Ding's history bid over
Ding Junhui's bid for a historic fourth straight ranking title was ended by Ricky Walden in the last 16 of the UK Championship.
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Ding had won the Shanghai Masters, the Indian Open and the International Championship, and victory in York would have brought him the longest win of ranking victories since Stephen Hendry's five in 1990.
But Walden pulled out a hard-fought 6-4 victory after a tense finish to the 10th frame.
Ding responded to losing the first frame with a 63 to level, but trailed 3-1 at the interval after an equal break from Walden.
The Chinese player came back to 3-3, making 76 in the first frame back, but Walden won the seventh on the black with a superb pot.
He moved 5-3 clear before Ding pulled one back with a 135 and the next lasted more than 50 minutes, coming down to a battle on the pink.
Walden was resigned to a final frame after leaving the ball over a pocket, but Ding amazingly missed the chance and left an equally straightforward one which Walden took.
"It was pretty tense towards the end, we both had a couple of chances to win that frame,'' said the Chester cueman.
"I was sat in my chair ready for a decider, thinking 'I can't believe I've messed this one up'. I got a bit of luck there, to be fair, but thankfully today was my day.''
Ding said of the fateful missed pink: "My cue action didn't work, the cue turned in my hand.
"The match was not good today. It's difficult to play Ricky, he gave very few chances. Every frame he scored heavily and he didn't leave any long ones, it was good safety.
"Anybody can win, maybe the next games he's going to play better and better so you don't know who's going to win. I wish best wishes for him.''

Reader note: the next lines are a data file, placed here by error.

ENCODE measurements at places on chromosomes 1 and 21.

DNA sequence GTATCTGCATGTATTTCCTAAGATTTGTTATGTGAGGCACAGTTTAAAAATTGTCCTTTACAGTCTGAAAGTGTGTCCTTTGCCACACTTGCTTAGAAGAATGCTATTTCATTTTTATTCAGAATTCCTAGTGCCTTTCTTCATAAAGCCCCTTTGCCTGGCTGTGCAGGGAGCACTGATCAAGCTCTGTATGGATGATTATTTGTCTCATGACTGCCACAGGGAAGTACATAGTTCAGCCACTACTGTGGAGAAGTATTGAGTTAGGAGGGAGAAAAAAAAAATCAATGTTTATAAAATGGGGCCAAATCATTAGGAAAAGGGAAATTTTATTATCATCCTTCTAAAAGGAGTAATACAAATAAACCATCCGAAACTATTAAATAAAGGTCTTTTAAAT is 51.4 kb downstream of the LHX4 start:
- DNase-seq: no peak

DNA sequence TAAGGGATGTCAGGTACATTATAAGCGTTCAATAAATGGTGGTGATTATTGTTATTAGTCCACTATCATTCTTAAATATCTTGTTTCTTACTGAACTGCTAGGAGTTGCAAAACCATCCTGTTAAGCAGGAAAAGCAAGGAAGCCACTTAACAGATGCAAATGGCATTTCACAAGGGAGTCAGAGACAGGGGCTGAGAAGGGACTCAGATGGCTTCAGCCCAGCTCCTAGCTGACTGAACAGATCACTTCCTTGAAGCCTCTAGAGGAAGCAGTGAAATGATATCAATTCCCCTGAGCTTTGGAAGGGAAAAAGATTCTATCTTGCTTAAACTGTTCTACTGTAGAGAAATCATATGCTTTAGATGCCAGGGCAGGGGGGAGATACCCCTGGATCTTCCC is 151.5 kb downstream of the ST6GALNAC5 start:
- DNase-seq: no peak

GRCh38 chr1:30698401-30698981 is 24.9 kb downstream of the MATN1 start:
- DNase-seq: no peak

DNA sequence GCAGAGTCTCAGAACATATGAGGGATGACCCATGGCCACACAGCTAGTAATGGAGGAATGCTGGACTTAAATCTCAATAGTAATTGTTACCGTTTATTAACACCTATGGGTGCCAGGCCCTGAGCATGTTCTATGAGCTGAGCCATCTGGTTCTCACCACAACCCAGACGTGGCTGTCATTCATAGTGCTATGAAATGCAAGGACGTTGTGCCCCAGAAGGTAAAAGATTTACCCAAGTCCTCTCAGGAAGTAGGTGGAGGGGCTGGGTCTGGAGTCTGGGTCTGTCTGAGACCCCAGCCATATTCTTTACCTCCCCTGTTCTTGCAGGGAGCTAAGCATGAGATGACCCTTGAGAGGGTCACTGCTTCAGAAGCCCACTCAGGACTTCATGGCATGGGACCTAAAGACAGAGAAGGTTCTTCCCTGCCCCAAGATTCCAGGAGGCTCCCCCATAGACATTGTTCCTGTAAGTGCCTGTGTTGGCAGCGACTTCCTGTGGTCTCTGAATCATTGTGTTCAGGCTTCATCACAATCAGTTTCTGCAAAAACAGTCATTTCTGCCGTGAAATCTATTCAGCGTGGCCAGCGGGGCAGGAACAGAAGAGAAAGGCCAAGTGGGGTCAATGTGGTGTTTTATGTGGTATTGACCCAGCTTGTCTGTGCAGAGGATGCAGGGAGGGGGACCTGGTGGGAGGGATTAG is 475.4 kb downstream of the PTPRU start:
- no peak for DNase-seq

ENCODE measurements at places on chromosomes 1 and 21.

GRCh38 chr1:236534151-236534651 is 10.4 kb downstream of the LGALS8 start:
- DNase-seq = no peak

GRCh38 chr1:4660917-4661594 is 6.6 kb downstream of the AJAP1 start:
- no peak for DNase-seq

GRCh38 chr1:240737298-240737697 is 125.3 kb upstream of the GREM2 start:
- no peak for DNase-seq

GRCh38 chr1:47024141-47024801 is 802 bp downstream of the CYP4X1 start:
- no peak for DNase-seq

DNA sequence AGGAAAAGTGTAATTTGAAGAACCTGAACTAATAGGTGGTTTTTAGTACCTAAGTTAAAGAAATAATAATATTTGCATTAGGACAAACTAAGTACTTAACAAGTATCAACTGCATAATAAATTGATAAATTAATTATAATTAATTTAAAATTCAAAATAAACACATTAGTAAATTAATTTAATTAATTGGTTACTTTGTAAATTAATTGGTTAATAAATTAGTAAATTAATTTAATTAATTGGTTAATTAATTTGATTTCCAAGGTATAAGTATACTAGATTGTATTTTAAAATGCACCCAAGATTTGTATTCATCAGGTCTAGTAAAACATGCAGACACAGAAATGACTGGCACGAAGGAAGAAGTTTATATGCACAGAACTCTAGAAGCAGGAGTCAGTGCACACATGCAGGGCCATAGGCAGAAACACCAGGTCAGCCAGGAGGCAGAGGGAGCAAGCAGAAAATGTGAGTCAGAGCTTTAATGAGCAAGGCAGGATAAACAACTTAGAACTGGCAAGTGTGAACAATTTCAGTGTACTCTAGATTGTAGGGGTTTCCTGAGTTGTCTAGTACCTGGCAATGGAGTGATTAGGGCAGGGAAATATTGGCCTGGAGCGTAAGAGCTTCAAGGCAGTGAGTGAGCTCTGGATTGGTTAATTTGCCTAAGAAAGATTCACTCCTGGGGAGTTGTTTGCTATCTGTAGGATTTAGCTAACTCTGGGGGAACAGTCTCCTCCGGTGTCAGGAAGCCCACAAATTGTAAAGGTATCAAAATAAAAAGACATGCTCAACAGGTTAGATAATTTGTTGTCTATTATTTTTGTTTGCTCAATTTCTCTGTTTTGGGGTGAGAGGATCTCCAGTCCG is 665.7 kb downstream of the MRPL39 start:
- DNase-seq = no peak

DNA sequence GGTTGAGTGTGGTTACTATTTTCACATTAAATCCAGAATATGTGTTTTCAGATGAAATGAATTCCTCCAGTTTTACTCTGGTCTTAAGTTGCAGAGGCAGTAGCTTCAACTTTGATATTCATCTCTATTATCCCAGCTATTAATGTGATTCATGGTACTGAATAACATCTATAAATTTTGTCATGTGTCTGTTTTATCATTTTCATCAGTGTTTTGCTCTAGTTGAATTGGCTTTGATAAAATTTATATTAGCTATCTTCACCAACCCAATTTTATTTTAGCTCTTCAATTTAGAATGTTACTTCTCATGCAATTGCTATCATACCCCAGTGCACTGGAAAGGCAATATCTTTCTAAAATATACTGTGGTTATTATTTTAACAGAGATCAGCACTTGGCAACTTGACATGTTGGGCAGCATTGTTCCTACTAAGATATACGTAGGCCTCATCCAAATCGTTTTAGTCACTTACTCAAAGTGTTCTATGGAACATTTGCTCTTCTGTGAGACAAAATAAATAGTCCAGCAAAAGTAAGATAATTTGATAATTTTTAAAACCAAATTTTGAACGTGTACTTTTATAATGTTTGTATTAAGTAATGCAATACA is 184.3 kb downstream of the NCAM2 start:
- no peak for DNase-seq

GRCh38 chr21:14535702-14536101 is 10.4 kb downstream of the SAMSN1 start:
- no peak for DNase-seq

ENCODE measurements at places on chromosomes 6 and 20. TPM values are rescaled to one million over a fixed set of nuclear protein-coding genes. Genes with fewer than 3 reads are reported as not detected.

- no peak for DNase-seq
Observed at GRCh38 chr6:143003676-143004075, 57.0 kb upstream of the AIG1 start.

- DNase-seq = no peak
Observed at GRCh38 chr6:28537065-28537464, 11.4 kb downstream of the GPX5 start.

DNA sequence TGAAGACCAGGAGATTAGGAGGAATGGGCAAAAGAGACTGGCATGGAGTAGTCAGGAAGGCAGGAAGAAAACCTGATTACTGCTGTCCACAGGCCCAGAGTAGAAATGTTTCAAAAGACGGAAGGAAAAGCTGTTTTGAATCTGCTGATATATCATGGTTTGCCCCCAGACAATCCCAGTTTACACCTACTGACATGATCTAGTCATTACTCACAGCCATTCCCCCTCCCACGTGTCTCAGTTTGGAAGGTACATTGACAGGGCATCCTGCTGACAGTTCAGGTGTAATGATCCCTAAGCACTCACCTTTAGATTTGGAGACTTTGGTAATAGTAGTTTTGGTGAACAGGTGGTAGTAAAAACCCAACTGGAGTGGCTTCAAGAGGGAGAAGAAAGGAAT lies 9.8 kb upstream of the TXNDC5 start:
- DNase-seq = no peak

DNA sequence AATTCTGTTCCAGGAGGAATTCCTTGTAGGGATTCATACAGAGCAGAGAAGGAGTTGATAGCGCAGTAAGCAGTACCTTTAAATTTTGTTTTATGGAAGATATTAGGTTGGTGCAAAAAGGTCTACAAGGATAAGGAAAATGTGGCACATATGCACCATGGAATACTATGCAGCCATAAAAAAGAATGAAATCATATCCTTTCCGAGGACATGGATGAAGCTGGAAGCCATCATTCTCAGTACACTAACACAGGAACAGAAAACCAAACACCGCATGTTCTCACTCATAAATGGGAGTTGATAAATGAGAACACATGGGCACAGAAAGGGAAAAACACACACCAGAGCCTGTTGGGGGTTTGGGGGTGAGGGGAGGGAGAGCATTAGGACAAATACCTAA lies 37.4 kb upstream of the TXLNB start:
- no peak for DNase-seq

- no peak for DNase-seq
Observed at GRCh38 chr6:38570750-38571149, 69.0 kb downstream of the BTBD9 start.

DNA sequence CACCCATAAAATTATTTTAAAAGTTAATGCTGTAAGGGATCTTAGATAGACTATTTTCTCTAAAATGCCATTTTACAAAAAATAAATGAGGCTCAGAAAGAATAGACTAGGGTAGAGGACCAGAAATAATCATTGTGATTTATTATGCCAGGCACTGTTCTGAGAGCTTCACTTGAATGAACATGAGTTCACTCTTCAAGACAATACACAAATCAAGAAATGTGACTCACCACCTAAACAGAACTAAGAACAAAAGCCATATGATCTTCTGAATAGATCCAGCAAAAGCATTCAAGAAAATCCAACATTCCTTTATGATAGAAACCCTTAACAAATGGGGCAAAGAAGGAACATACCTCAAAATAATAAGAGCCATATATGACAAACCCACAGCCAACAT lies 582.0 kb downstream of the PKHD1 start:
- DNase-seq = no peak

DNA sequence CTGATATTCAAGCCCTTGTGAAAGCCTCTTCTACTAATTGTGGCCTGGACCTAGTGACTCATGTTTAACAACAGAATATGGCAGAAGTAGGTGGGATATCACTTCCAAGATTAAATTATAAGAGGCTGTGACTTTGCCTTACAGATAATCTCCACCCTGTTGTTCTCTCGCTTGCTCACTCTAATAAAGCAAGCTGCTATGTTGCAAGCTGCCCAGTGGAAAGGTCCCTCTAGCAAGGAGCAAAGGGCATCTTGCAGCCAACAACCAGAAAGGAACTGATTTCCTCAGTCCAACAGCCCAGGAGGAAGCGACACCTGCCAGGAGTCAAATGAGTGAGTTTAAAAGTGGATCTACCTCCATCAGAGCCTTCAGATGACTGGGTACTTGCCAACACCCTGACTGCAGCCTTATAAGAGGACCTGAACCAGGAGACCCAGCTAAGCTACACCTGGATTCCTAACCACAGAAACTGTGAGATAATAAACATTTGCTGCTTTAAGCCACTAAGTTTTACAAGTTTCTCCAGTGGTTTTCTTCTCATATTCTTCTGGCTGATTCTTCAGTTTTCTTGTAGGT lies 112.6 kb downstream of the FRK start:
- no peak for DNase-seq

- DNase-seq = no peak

Stuart Bingham enjoyed an easier time on the other table, beating Irish surprise package David Morris 6-1.
Morris, playing the biggest match of his career, looked assured early on, with breaks of 41 and 64 to win frame two despite the black being out of commission.
But Bingham responded with two 40s in the next and led 3-1 at the mid-session interval.
Morris needed to build momentum upon the restart but breaks of 60 and 54 put Bingham in complete command.
"It was a bit of a flattering scoreline,'' said Bingham. "David made it tough for me early on and I was lucky to be 3-1 up - he had chances to be 3-1 up himself.
"I came out after the break and put a couple of good breaks together, to go 5-1, and then got over the line.''
But Morris added: "He was the better player from start to finish. His long potting was very good and he just outplayed me. No complaints.''
Mark Allen came from 3-1 and 4-2 down to beat world number four Trump 6-4.
Trump led 3-1 despite a 98 from Allen in frame three and remained clear at 4-2 before Allen pulled one back.
Both players had chances in a scrappy eighth frame, Allen responding to one of Trump's misses by hugging his opponent as he returned to his chair.
It came down to the black and after Trump missed a tough pot with the rest and then pushed the ball over the middle pocket, Allen potted it to level at 4-4.
He took the next with a break of 65 and made 54 off a fluke in the 10th, before another piece of luck left Trump hampered by the blue and he handed Allen a frame-winning chance.